13. It is noteworthy that the expression 'personally liable' is employed in section 30 is in contra-distinction with liability limited to a partner's assets in the firm. It was faintly suggested that the inference to be drawn is that 'personal liability' is conceived of in S. 30 as limited to the assets other than the partnership assets and that even in respect of partners (i.e. other than the persons admitted to the benefits of a partnership) personal liability should have the same connotation i.e. the liability to satisfy the debt by the application of his general assets. It is not possible to accept this submission. The suggestion made by counsel ignores the vital point that in regard to a minor, personal liability could never mean the liability to be arrested for the recovery of a debt. The case of a person admitted to the benefits of a partnership stands apart. The provisions of Section 30 do not furnish any useful analogy. Two decisions of the Supreme Court were cited at the barrel the earlier of the two decisions is Topangpal v. M/s. Kundomal Gangaram. : AIR1960SC388 . The question primarily dealt with was one of construction of the decree. There was a decree against a firm and assets of the firm in the hands of the partners. A decree personally against the partners, was sought in the plaint. On the consideration of the terms of the decree, all that could be said was that it was ambiguous and a reference to the pleadings was, therefore permissible to determine, the effect of the decree. Subbarao, J. (as he then was ) in speaking for the court held that inasmuch as a personal relief was asked for in the plaint but not granted by the decree, the execution was to be limited to the assets of the firm.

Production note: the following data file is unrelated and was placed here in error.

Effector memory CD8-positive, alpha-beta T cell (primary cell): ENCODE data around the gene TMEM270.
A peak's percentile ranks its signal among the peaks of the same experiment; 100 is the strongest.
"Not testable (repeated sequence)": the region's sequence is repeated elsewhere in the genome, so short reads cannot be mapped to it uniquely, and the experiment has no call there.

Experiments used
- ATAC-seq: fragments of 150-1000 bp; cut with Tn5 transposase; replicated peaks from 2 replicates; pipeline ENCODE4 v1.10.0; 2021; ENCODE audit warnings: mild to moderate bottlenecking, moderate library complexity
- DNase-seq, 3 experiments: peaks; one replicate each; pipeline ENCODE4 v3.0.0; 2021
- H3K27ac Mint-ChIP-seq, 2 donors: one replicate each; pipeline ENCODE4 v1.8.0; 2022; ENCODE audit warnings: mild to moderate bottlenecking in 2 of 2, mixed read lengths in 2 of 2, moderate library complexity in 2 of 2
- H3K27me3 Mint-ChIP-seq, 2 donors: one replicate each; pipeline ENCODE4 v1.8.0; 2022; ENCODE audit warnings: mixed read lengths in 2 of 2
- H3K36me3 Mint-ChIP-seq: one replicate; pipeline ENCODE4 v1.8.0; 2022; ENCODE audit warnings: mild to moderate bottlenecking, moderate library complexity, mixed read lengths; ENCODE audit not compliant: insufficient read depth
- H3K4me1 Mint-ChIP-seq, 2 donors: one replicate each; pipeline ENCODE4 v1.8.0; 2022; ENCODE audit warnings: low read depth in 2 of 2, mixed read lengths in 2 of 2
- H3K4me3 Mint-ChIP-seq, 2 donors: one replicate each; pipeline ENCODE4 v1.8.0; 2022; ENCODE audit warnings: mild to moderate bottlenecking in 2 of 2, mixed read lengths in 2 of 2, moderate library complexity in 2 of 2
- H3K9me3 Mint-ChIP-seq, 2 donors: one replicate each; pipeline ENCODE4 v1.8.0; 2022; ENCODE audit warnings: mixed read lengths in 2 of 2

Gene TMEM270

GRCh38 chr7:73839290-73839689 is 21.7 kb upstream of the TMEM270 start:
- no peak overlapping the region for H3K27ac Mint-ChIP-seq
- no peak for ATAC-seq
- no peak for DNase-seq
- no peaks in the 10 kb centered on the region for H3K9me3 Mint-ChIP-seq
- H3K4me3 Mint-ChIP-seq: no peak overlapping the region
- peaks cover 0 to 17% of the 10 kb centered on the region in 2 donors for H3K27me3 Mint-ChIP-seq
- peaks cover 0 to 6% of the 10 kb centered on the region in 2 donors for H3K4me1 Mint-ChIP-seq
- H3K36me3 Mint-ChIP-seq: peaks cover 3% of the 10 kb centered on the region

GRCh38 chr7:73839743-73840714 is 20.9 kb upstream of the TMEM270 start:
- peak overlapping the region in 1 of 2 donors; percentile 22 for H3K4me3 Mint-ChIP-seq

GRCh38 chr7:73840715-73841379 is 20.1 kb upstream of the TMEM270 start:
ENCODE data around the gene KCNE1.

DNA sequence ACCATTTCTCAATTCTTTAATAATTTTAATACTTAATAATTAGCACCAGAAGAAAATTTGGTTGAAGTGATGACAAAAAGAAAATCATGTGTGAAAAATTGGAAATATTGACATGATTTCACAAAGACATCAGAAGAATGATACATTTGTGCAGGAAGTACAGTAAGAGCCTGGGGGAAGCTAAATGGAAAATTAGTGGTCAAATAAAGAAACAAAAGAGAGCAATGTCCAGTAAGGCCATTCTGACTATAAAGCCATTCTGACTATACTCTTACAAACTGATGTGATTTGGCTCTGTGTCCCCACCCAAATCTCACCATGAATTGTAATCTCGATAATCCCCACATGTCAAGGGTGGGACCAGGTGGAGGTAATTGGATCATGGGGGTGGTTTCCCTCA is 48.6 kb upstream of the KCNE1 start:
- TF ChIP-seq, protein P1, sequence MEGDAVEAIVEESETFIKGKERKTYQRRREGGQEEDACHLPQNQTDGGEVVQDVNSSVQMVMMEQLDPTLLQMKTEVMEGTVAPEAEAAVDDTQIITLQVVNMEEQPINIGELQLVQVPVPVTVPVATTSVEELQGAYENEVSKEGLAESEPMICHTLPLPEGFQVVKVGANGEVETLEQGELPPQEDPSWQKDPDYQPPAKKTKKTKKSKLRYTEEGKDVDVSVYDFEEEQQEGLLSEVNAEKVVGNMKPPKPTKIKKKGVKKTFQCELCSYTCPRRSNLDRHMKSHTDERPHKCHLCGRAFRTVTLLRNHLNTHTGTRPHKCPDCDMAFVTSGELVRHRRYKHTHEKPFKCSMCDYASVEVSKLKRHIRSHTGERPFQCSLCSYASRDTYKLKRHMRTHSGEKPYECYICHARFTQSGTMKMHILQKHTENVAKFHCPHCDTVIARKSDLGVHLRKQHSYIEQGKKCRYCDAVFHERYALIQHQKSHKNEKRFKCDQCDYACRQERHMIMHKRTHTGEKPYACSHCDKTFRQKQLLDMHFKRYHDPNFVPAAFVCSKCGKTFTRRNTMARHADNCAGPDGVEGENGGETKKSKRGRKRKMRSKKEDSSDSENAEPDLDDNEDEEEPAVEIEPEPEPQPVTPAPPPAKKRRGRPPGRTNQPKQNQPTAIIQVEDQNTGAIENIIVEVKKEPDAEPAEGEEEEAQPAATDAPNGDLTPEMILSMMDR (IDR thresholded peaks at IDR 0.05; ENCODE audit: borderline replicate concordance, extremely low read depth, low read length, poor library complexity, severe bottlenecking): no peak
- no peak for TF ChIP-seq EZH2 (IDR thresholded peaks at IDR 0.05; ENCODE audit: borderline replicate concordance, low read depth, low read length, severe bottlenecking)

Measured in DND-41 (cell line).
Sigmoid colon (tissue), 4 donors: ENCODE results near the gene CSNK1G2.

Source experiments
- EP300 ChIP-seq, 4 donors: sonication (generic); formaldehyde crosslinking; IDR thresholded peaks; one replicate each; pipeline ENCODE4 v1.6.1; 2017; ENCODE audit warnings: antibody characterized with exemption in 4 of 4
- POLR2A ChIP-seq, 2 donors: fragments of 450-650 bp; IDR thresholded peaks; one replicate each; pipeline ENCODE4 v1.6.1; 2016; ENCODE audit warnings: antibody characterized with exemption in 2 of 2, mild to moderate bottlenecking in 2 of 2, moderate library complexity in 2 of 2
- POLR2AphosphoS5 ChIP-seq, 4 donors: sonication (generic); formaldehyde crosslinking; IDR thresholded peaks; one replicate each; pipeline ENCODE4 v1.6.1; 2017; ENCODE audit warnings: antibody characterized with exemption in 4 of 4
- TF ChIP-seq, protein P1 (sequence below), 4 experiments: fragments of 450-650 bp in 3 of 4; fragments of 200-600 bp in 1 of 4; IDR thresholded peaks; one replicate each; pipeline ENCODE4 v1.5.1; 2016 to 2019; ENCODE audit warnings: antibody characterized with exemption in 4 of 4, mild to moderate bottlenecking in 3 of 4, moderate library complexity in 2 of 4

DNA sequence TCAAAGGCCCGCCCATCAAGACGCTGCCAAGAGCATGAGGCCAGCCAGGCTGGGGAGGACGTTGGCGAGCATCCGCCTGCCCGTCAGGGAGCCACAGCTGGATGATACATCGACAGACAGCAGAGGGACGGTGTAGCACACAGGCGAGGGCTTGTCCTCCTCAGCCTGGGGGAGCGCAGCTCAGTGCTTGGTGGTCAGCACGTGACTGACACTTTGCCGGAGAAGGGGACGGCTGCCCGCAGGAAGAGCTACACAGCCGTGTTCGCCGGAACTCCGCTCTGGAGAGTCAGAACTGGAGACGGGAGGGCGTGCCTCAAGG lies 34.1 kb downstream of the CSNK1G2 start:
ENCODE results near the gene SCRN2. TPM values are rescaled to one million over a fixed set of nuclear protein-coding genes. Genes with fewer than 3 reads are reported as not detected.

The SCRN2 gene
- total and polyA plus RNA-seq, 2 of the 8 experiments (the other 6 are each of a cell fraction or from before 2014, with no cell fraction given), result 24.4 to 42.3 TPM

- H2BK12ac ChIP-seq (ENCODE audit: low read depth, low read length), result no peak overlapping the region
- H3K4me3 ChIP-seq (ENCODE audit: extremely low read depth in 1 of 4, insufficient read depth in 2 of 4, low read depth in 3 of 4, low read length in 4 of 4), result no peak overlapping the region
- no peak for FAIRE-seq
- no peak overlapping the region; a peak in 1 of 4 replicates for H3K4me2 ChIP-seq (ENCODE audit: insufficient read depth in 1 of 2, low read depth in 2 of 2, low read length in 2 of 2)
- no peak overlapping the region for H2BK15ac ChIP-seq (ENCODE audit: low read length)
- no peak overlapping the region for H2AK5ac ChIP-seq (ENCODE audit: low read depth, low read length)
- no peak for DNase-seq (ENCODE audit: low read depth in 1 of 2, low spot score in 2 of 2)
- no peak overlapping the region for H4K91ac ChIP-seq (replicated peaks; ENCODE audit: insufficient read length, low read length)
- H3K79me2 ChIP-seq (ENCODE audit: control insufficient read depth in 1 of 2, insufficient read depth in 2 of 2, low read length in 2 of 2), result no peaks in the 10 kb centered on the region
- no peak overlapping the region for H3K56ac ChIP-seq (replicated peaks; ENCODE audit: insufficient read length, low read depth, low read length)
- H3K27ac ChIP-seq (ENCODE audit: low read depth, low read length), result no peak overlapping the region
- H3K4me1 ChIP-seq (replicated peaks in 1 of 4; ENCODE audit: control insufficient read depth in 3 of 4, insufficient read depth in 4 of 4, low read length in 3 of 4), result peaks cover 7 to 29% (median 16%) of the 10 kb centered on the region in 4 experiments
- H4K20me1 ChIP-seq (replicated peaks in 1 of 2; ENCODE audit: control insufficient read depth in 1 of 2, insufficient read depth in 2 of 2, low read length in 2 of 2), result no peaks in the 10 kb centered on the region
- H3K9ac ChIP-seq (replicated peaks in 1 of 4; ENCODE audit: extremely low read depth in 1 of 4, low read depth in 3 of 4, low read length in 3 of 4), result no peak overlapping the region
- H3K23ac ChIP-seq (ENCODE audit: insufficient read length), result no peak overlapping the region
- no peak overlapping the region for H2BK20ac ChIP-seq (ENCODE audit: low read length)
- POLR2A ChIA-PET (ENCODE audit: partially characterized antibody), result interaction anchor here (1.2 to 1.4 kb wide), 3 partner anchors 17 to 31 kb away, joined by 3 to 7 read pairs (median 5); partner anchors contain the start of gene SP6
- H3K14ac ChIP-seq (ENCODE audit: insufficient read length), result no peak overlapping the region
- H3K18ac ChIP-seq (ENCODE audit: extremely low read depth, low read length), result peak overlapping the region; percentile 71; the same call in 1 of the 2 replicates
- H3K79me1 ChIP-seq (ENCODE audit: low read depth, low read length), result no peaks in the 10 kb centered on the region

It is to be noticed that the Supreme Court did not express any opinion against the tenability of personal decree against the partners. If the law does not allow it, the court could not have awarded it and there was no need at all to construe the decree to ascertain whether personal liability of the partners was enforceable. The necessary implication of the decision is that the individual partners may be held personally liable for the satisfaction of the firm's debts. When this premise is valid, and there is no express prohibition of arrest as a mode of execution in the law f partnership the conclusion the section 51 is attracted is irresistible. Although the question actually decided in that case was whether the execution could be levied against the personal assets of the partners, it is submitted by counsel for respondent that the decision is impliedly an authority for the view the partners are personally liable for the satisfaction of firm's debts. Section 49 of the Indian Partnership Act categorically provides for recourse against the personal assets of partners for the satisfaction of firm's debts. When the personal liability is made out, the procedural remedy under section 51, is an inevitable adjunct to such liability, unless there is a contrary rule of law which governs the jural relationship in respect of such debts. There is no rule or provision of law to the contrary to which may attention was drawn.